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Arizona Targets New Data Centers with Tax Incentives

Jun 28, 2013, 2:30pm MST UPDATED: Jun 28, 2013, 3:07pm MST

Data center operators in Arizona, such as CyrusOne will benefit from new tax incentives signed into law by Gov. Jan Brewer.

 Data center operators in Arizona, such as CyrusOne will benefit from new tax incentives signed into law by Gov. Jan Brewer.
Reporter-Phoenix Business Journal
 

Arizona has a new competitive edge with tax exemptions for new data center building and infrastructure thanks to a new bill signed into law last week by the governor.

House Bill 2009 was passed in the special session and allows certain various tax incentives, beginning Sept. 1, for the owner, operator, and co-location tenants of data centers if they meet certain requirements determined by a certification process administered by the Arizona Commerce Authority.

“This makes the state very competitive,” said Sylvia Kang, CyrusOne data center’s vice president of site selection and acquisition. “Arizona has great features prior to the bill and is an ideal place for data centers to be located, but this really puts Arizona on a financial level playing field. It helps us to get clients previously looking at neighboring states to come here instead.”

CyrusOne, which opened a large data center on 57 acres in Chandler in December, and Digital Realty, which has seven Phoenix properties, worked with the Arizona Data Center Coalition, Salt River Project and local economic development groups to get the legislation passed.

“Our goal was to place Arizona in a competitive position with other states for the expanding data center business,” said Rick Berk, vice president of Portfolio Management West for Digital Realty. “We are committed to growing in Arizona and to supporting our existing and prospective customers who see the benefits of locating their data centers in the state with the available infrastructure, efficiencies, high reliability and the ability to enhance and/or expand their data center functions, and now the tax incentive.”

HB 2488 creates the following tax incentives, for the owner, operator or co-location tenants of a certified data center:

  • Exempts data center construction from the prime contracting transaction privilege tax.
  • Exempts data center equipment purchases from retail transaction privilege tax and use tax.
  • Exempts data center electricity consumption from the utilities transaction privilege tax.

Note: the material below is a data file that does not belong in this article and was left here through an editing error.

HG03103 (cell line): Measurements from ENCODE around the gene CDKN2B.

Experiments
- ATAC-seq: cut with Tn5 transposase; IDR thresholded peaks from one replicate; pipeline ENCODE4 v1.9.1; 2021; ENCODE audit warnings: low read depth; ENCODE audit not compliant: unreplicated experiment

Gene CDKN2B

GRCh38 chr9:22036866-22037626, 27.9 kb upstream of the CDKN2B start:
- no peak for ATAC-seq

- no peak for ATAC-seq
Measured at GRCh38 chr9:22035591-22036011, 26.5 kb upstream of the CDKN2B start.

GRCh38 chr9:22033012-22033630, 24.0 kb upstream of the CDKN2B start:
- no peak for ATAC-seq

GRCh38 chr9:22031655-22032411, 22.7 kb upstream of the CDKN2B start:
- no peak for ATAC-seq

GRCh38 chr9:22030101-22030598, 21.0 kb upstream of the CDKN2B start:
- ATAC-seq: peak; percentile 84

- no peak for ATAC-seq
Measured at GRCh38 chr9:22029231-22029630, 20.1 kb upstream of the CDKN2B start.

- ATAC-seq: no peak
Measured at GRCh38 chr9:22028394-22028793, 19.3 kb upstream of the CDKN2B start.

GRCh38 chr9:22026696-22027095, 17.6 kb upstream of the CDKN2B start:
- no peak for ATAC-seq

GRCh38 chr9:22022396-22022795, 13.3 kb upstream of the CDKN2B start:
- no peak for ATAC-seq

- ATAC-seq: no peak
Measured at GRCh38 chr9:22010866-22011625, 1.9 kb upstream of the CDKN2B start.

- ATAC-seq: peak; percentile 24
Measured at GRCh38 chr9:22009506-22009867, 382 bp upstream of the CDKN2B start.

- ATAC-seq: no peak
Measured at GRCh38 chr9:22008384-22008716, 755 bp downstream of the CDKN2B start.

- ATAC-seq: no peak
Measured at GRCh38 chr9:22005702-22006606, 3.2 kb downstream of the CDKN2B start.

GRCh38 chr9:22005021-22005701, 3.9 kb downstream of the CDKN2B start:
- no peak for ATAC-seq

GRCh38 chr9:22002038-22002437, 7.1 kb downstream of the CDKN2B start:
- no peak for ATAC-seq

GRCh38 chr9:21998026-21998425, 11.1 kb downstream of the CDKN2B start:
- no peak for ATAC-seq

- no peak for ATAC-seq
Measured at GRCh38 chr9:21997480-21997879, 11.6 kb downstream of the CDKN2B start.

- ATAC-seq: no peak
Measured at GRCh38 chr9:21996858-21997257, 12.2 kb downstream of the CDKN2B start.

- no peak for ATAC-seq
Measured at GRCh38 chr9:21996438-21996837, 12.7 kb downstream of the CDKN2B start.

Urban data centers must invest a minimum $50 million into land, buildings, modular units and equipment to qualify, while rural data centers must make a $25 million minimum investment.

“The bill exempts infrastructure and the equipment purchased by the owner, operation or co-location provider, on the tenant side if they sign a contract for 500 kilowatts of power,” Kang said from her Seattle office. “Their servers become exempt from the service tax as well as cabling and racks. That exemption runs for 10 years.”

A data center can receive certification as a “sustainable redevelopment project” and increase the length of time that tax incentives are received by 10 additional years, for a total of 20 years, according to the bill.

Local data centers and customers will benefit from the tax exemptions on items such as generators, power distribution units, uninterruptable power supplies, computers, racks and cages, said Stuart Levinsky, general manager for CyrusOne Western U.S. CyrusOne, which has plans to build up to 1 million square feet in its data center and is building out modularly as more customers sign up, will be one of the first to take advantage of the new tax exemptions.

“Arizona was No. 1 about five years ago, but dropped out of the top 10 because other states were making it more beneficial for data centers to move there with tax incentives and technology zones,” said Levinsky, a Scottsdale resident. “With tax incentives and our state’s natural advantages, this should put us in very good standing.”

Arizona is considered a low-risk state with no hurricanes, tornadoes or earthquakes, which makes the state a good place for data centers. The state also has lower electricity costs than California, Levinsky said.

Jim Grice, a partner with Lathrop and Gage LLP attorneys who works with the Arizona Data Center Coalition, said the bill is “intended to level the playing field for states aggressively competing for free-standing facilities and large tenants.” Since data centers are so equipment heavy, the primary expense of a tenant are recurring server and equipment refresh every 30 to 40 months, Grice said.

“It’s a big benefit for the state with income taxes gained, new high tech jobs and starts to foster research and development,” said Kang from CyrusOne. “It’s the wave of the future in terms of manufacturing facilities. This is kind of our latest frontier.”